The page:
Food safety and nutrition are inextricably linked: to achieve optimal human health and wellbeing, people must be both well-nourished and free from foodborne disease. Despite these linkages, the connections between food safety and nutrition have been largely lacking from existing frameworks for food systems, which tend to treat food safety superficially, as only one sub-component, not integrated throughout. As a result, they do not highlight relevant pathways for integrated action and measurement related to food safety and nutrition. Policy and programming tend to be implemented from either a nutrition standpoint or from a food safety standpoint; the two groups of stakeholders are often non-overlapping, even though both are concerned with improving public health through the food system. This Perspective highlights a set of specific causal pathways through which food safety and nutrition are interlinked (across health and physiology, consumer behavior, supply chains and markets, and policy and regulation). We then build upon these underlying causal mechanisms to discuss areas for action on food safety and nutrition within the food system. Finally, we suggest ways in which better integration of the two issues could take place within policy and programming, including key barriers to doing so.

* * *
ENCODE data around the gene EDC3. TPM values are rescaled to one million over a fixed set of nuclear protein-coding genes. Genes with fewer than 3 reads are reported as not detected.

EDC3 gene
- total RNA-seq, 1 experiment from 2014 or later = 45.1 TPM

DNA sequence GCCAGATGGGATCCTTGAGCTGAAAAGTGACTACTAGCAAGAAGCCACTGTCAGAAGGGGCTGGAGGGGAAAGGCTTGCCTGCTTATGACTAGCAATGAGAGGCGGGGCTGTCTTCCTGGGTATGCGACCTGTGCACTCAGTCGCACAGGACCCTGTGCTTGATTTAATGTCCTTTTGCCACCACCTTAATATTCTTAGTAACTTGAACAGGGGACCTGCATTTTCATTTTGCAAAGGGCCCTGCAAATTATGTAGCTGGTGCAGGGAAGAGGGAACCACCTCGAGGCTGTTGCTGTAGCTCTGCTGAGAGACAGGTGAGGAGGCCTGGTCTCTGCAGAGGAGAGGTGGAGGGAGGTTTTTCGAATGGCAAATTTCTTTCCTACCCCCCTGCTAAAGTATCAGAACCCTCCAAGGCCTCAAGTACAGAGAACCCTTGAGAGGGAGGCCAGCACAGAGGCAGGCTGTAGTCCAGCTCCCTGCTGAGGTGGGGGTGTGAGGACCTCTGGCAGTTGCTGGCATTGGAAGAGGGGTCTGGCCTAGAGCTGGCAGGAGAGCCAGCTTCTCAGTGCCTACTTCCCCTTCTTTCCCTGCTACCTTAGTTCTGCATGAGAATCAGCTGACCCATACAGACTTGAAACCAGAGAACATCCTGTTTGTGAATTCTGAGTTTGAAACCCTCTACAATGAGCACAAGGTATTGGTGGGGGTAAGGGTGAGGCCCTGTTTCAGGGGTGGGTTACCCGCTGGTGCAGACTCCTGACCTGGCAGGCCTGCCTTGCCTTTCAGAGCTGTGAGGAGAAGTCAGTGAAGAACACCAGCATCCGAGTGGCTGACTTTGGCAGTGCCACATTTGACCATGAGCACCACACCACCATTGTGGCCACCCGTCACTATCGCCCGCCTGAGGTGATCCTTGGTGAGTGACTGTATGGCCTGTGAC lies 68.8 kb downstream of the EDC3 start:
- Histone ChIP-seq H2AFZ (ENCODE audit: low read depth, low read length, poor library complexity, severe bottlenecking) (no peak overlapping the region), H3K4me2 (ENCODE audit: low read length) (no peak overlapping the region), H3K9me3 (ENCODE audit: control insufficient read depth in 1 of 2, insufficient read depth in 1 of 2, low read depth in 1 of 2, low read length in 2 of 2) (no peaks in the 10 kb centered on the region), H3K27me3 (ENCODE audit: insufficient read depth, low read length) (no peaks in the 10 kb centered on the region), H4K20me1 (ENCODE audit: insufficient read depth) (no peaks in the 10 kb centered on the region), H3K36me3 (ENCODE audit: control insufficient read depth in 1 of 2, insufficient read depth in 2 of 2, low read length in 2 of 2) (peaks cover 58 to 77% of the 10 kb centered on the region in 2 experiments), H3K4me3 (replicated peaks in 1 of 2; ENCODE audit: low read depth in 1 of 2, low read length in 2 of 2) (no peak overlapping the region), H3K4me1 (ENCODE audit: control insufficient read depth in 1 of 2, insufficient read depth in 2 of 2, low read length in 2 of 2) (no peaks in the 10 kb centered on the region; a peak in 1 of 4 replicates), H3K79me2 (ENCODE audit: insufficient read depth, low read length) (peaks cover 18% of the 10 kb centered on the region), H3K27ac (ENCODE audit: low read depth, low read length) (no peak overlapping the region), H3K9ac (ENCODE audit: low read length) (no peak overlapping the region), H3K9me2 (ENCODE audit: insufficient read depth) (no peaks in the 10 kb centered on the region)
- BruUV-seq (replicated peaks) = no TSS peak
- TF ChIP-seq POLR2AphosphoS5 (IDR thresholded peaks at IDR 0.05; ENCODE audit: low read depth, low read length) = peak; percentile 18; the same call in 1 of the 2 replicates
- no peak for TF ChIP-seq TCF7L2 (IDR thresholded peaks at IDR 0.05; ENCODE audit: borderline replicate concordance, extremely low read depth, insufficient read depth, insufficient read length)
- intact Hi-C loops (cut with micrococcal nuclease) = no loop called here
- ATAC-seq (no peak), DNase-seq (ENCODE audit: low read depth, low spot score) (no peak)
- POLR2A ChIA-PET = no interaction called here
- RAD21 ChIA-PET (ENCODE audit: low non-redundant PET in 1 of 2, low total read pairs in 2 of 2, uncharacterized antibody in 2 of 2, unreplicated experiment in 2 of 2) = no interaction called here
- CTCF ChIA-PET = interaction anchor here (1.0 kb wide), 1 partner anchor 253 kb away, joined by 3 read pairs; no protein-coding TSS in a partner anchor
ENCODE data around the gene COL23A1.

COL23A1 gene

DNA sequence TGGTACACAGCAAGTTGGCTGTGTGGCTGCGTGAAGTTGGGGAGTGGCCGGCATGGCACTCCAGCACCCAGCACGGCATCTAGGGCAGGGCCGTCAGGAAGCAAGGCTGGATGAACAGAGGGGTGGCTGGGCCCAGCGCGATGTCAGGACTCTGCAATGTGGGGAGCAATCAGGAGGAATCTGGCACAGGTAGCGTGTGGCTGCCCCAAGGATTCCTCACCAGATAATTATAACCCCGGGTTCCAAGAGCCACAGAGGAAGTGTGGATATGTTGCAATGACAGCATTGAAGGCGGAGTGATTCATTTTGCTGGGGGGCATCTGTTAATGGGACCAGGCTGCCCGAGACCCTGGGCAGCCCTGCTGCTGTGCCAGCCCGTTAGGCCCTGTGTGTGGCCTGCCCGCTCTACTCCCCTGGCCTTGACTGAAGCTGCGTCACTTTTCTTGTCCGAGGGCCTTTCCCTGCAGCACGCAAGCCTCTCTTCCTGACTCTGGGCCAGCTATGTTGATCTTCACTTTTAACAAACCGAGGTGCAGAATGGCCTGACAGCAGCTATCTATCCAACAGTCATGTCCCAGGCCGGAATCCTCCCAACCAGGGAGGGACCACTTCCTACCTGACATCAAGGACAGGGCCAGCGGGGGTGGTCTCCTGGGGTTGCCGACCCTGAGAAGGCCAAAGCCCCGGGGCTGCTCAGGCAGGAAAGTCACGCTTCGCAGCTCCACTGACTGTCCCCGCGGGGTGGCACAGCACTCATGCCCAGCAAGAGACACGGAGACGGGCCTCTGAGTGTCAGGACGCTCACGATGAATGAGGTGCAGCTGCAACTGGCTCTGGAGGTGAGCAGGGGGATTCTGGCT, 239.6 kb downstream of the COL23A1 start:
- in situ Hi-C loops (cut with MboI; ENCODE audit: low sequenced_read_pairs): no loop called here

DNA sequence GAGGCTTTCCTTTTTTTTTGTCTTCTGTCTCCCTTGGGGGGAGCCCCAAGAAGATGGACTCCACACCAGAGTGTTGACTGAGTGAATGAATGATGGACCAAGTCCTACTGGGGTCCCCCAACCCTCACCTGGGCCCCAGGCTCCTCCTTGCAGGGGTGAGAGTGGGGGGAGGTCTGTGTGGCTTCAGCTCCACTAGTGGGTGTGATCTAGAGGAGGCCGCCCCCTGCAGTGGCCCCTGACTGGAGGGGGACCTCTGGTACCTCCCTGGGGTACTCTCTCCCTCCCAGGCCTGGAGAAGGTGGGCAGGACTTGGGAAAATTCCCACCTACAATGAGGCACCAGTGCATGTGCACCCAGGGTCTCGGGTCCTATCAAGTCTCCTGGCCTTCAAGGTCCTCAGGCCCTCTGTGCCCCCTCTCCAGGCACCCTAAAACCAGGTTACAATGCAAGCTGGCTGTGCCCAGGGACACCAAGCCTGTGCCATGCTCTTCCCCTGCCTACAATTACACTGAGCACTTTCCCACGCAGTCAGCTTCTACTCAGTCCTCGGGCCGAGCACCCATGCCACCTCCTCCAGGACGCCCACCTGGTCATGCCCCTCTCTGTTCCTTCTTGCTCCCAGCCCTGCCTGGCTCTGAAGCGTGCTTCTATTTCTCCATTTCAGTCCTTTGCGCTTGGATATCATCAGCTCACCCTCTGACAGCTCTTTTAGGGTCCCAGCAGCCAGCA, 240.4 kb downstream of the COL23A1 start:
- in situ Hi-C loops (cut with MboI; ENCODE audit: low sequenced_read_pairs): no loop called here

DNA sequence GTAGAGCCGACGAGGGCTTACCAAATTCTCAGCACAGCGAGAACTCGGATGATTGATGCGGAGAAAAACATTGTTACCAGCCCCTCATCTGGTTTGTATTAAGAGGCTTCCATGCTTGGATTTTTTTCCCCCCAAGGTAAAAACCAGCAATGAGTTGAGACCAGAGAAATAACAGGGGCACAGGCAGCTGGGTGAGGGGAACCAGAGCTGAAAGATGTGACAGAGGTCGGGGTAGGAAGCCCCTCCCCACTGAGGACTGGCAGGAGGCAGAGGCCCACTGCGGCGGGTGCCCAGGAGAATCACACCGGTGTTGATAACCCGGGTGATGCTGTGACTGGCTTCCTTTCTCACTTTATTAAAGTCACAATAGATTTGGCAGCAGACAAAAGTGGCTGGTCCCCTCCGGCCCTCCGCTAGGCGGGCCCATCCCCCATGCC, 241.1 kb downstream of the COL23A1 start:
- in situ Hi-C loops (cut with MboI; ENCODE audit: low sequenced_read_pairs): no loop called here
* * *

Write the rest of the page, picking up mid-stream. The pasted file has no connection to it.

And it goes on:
This article was adapted from a GAIN EatSafe program report.
This infographic is included in an Agrilinks blog summarizing this article.